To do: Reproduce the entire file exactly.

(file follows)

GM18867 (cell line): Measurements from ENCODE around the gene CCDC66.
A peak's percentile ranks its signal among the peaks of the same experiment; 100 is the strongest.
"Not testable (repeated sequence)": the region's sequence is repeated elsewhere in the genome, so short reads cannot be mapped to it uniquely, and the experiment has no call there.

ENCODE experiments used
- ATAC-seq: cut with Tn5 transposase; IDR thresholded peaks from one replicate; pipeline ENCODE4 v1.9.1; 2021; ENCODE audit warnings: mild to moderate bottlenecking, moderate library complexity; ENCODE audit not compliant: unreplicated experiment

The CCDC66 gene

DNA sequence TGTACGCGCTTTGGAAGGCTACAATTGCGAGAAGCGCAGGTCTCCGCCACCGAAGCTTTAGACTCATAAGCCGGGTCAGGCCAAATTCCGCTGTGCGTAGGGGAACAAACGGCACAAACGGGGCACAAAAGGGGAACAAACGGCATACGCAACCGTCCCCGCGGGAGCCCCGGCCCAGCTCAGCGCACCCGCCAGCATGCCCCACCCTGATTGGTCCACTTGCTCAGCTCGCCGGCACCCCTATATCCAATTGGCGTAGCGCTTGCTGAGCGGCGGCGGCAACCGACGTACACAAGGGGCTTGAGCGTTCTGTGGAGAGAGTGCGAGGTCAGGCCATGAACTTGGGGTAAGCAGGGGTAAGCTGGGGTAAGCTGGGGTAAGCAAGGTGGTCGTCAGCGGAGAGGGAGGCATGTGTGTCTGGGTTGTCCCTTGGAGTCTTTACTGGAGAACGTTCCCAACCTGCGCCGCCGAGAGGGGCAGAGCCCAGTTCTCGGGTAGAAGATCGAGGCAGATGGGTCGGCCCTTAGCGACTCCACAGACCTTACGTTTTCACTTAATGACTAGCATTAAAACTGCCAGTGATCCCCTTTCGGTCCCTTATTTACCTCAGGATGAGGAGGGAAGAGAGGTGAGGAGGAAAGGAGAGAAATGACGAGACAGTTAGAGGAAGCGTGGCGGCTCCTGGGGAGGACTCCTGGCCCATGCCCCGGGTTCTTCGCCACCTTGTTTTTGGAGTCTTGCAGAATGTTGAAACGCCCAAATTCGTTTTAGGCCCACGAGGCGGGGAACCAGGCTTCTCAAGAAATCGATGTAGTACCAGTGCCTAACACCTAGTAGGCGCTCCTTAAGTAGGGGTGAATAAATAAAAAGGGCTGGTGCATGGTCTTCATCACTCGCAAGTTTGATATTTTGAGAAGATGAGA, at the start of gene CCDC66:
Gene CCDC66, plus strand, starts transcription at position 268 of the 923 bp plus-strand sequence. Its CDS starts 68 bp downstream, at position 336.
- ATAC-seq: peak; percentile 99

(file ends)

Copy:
GM18867 (cell line): Measurements from ENCODE around the gene CCDC66.
A peak's percentile ranks its signal among the peaks of the same experiment; 100 is the strongest.
"Not testable (repeated sequence)": the region's sequence is repeated elsewhere in the genome, so short reads cannot be mapped to it uniquely, and the experiment has no call there.

ENCODE experiments used
- ATAC-seq: cut with Tn5 transposase; IDR thresholded peaks from one replicate; pipeline ENCODE4 v1.9.1; 2021; ENCODE audit warnings: mild to moderate bottlenecking, moderate library complexity; ENCODE audit not compliant: unreplicated experiment

The CCDC66 gene

DNA sequence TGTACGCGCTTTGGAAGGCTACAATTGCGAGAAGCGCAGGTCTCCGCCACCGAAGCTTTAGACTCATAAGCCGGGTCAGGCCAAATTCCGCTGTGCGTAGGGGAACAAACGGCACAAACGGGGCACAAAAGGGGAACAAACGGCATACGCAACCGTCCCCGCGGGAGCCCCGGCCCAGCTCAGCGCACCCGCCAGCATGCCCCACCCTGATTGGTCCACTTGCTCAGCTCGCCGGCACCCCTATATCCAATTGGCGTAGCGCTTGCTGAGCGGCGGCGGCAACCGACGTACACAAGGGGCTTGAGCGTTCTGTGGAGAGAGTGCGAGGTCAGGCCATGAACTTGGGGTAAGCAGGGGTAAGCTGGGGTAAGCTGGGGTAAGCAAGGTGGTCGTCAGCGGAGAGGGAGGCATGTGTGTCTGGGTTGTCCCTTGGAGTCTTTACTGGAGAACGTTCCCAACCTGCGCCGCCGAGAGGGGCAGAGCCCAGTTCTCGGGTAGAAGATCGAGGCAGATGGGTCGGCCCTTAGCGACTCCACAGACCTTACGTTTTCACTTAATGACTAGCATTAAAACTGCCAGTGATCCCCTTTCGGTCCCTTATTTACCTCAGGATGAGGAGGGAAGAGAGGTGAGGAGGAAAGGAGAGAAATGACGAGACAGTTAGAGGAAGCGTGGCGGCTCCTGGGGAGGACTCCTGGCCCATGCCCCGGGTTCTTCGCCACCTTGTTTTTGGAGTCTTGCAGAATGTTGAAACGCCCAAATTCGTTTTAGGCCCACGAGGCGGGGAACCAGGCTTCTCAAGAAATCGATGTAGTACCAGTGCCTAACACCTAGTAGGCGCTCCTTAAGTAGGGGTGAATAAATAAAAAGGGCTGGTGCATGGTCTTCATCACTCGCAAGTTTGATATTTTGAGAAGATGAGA, at the start of gene CCDC66:
Gene CCDC66, plus strand, starts transcription at position 268 of the 923 bp plus-strand sequence. Its CDS starts 68 bp downstream, at position 336.
- ATAC-seq: peak; percentile 99